HealthLawProf Blog

Editor: Katharine Van Tassel
Akron Univ. School of Law

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Monday, May 2, 2005

Discrimination and Health

Sunday's Washington Post has a very interesting article entitled, "Study Links Discrimination, Blacks' Health," which examines a recently completed study on the impact that discrimination may have on racial minorities and their health.   As Rob Stein reports,

[Tene T. Lewis, a health psychologist at Rush University Medical Center in Chicago] and her colleagues studied 181 black women ages 45 to 58 in Chicago and Pittsburgh who are participating in a large, ongoing project, called the Study of Women's Health Across the Nation (SWAN), that is examining a host of health issues among middle-age women.

As part of the SWAN project, every year between 1996 and 2001 the women answered a questionnaire designed to measure encounters with subtle racial discrimination. The questionnaire asked each woman if, in her "day-to-day life," she had had one of 10 experiences, including: "You are treated with less courtesy than other people"; "You receive poorer service than other people at restaurants or stores"; and "People ignore you or act as if you are not there."

"We're not talking overt incidents. It's not racism in the form of being chased down the street because you have brown skin or being called a name," Lewis said. "We're talking about subtleties -- everyday insults that build up over time."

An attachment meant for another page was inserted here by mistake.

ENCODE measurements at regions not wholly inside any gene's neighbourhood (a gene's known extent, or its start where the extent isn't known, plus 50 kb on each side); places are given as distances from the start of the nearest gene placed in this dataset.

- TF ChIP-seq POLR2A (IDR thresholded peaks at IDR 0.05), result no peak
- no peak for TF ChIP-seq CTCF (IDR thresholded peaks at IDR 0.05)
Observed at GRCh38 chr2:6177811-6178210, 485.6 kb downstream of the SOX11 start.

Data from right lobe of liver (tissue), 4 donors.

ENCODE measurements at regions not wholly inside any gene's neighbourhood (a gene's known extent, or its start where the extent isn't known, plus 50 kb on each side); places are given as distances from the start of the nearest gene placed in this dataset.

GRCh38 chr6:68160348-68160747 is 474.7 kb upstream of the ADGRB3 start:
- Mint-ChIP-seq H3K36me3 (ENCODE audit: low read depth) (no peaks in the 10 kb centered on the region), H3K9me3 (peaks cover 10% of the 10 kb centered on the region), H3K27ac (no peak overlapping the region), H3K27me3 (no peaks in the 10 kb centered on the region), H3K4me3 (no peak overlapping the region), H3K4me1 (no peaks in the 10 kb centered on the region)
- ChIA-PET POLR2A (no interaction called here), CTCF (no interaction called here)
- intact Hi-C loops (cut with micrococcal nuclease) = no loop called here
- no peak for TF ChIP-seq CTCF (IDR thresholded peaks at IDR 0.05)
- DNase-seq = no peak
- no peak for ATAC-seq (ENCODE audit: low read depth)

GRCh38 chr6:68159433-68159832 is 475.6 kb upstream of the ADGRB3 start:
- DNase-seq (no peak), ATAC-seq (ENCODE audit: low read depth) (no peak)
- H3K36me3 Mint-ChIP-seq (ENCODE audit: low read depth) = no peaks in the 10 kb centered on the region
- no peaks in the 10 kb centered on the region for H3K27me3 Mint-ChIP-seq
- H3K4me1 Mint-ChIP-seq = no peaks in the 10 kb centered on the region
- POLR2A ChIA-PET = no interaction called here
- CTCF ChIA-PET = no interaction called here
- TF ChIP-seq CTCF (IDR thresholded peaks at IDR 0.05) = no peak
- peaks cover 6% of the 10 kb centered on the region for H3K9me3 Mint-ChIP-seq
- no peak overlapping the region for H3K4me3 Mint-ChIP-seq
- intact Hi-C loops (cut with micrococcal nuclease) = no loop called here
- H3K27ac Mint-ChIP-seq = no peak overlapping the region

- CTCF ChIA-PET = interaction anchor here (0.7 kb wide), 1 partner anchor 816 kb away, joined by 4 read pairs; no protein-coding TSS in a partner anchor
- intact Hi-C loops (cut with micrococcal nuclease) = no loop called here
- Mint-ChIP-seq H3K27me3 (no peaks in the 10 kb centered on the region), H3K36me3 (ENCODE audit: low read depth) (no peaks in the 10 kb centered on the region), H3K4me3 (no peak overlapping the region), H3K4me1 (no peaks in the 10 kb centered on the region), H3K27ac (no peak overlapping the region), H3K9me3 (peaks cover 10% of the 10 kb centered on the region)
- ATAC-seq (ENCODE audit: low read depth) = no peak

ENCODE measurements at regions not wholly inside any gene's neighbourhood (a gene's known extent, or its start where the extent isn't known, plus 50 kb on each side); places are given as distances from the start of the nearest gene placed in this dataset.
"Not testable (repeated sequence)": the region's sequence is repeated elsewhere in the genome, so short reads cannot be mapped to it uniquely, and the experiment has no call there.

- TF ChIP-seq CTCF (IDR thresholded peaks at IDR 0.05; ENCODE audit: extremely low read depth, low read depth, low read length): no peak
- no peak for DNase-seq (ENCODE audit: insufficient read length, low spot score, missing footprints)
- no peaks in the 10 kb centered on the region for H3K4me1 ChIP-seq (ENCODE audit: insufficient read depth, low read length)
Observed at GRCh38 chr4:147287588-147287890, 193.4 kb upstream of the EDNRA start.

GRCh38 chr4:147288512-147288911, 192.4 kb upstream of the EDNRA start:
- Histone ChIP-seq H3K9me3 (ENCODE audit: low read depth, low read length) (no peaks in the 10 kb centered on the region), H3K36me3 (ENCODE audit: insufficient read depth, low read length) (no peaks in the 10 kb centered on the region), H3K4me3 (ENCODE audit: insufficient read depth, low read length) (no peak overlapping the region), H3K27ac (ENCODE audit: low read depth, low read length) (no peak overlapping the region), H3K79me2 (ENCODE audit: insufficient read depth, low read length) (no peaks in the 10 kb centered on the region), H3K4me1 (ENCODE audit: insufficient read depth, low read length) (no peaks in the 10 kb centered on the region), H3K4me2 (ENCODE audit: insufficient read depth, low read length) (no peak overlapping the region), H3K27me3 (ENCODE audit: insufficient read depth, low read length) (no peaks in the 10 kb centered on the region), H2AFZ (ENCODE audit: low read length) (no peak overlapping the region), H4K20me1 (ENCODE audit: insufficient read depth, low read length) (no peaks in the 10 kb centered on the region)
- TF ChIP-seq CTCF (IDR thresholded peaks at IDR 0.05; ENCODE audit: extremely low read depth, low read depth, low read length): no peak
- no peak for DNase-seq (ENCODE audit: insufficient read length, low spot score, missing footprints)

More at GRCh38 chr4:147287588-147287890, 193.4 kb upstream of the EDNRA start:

The women's scores over the years were averaged on a four-point scale, and in 2001 the participants underwent an examination known as a CT scan to measure coronary artery calcification -- buildup of calcium inside arteries that supply blood to the heart. It is considered an early stage of heart disease -- the nation's leading cause of death.

The more discrimination the women reported, the more likely they were to have calcification, the researchers found. After accounting for age, geographic location and education, the researchers found that for every unit of increase in perceived discrimination, the odds of having calcification nearly tripled. The chances of having calcification remained 2 1/2 times higher even after the researchers took into consideration such factors as high blood pressure, cholesterol, smoking, age and body weight.

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